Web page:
Everything begins with the framerails and the cross member that the truck arms will mount
Sometimes you just have to break the mold. Go against the grain. March to the beat of your own boom box…or something like that.
Need proof? If somebody wasn’t willing to break the mold, we’d still be wearing top hats and calling each other "chap” and "old boy!” And going against the grain gave us breakfast foods for supper, which is always better than eating the same stuff for breakfast, even though nobody knows why.
Going against the grain is also often necessary in racing if you hope to find an advantage over your competition. After all, the only thing that going with the status quo will guarantee you is a mid-pack finish.
That was the thinking when Hess Racing Products set out to build a new Super Late Model asphalt race car for Bill Kimmel. Asphalt SLM touring series like the Pro All Star Series (PASS) or the Champion Racing Association (CRA) occupy a unique place in the racing landscape. It is one of the highest levels of racing where the racers are almost all racing for a hobby, not a profession. The touring format means race teams are at a different racetrack each week with very limited practice time. Tripping up and missing the setup one weekend can throw a real monkey wrench into both your night and your chances at a championship.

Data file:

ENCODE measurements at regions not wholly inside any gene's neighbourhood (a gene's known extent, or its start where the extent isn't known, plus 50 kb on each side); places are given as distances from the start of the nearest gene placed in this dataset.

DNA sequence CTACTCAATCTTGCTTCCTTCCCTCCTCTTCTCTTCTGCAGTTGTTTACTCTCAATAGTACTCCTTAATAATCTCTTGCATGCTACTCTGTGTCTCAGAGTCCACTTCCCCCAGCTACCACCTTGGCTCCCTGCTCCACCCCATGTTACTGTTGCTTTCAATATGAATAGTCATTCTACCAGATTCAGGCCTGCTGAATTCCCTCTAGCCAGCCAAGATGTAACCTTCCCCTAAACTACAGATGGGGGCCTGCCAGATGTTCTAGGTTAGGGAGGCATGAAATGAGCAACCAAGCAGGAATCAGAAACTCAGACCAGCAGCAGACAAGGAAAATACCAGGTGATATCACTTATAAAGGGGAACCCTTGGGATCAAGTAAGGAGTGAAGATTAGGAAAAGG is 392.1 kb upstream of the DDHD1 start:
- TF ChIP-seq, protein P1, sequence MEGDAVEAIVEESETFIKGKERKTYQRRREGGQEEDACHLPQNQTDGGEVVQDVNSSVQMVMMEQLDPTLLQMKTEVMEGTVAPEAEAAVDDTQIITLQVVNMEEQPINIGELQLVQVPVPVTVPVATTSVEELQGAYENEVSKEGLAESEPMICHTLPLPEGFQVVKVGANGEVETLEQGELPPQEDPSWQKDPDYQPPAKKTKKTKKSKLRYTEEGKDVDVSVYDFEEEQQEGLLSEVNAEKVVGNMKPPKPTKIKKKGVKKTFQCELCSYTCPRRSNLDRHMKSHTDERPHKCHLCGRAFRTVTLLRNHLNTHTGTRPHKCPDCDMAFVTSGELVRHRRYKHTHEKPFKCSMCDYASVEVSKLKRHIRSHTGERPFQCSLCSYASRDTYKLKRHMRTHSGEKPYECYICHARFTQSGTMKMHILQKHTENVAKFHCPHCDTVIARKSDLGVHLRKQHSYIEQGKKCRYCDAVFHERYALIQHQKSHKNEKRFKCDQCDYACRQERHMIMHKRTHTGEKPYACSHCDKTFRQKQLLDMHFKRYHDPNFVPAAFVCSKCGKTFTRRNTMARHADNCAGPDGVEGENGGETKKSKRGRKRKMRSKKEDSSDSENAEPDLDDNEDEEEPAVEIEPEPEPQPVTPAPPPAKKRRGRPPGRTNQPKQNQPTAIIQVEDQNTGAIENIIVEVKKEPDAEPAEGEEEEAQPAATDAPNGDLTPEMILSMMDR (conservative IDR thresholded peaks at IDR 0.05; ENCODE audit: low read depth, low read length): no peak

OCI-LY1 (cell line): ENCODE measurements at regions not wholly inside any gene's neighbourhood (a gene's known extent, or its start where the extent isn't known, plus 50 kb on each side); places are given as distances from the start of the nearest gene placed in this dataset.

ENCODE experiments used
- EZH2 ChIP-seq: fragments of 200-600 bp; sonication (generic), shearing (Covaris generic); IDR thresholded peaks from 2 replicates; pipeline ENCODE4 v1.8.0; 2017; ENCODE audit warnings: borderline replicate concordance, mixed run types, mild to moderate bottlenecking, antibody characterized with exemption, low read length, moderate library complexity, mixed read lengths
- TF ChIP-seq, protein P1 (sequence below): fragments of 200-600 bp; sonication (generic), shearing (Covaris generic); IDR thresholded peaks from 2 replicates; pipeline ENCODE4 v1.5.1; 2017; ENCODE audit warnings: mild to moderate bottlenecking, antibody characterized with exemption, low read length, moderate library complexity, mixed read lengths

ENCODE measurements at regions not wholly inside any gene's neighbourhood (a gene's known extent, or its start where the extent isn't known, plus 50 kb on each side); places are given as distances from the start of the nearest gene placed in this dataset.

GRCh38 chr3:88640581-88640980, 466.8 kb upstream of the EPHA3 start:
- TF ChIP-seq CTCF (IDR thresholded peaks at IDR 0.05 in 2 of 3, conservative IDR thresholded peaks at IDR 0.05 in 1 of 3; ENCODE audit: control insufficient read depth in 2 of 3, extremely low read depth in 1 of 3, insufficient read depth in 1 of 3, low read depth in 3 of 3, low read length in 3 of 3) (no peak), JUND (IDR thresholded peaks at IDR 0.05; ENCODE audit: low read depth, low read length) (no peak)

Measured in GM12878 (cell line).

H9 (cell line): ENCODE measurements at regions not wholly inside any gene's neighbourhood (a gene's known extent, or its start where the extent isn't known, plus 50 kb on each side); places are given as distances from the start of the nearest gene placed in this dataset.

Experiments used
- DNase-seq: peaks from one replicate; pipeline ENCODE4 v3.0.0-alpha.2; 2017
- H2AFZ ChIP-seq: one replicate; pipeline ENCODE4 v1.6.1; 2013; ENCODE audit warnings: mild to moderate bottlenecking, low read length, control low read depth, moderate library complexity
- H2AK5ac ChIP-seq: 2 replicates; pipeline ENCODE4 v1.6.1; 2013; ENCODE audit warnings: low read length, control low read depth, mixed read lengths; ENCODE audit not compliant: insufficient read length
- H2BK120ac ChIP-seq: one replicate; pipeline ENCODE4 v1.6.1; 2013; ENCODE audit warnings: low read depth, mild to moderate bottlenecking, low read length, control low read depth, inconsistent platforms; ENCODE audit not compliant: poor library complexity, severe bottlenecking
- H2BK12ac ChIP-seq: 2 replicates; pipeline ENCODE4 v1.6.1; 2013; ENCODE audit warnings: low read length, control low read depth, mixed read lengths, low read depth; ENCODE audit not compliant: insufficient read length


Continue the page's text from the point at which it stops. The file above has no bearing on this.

To lessen the opportunity to screw up the setup, Hess Racing decided to go against the grain with this SLM chassis. Most cars at this level use a three-link rear suspension setup. The short bars make the rearend more reactive on the track, but missing the setup even by a little can really throw off your lap times. Hess has been building top-level touring cars from NASCAR’s Nationwide Series, to the ARCA series to Pro Cup, all of which utilize a truck-arm rear suspension.
SLM rules do not dictate a stamped or stock floorpan, so Cornett can fabricate the interior exactly how he needs it
A truck-arm suspension uses much longer suspension arms. Those longer arms means less rear steer is created when the chassis rolls to the right side through the turns. Overall, the rearend is more forgiving and missing the perfect setup shouldn’t harm the handling as much. On the other hand, a Super Late Model isn’t as tall as a typical truck-arm car and making the geometry work can be difficult.
We wanted to see how it all came together so we spent several days at the Hess Racing Products shops in Mooresville, North Carolina, documenting the progress of this build from a stack of tubing all the way to a completed rolling chassis. Later, we’ll come back around to hang the body. But for now, we’ve got some serious fabrication to do.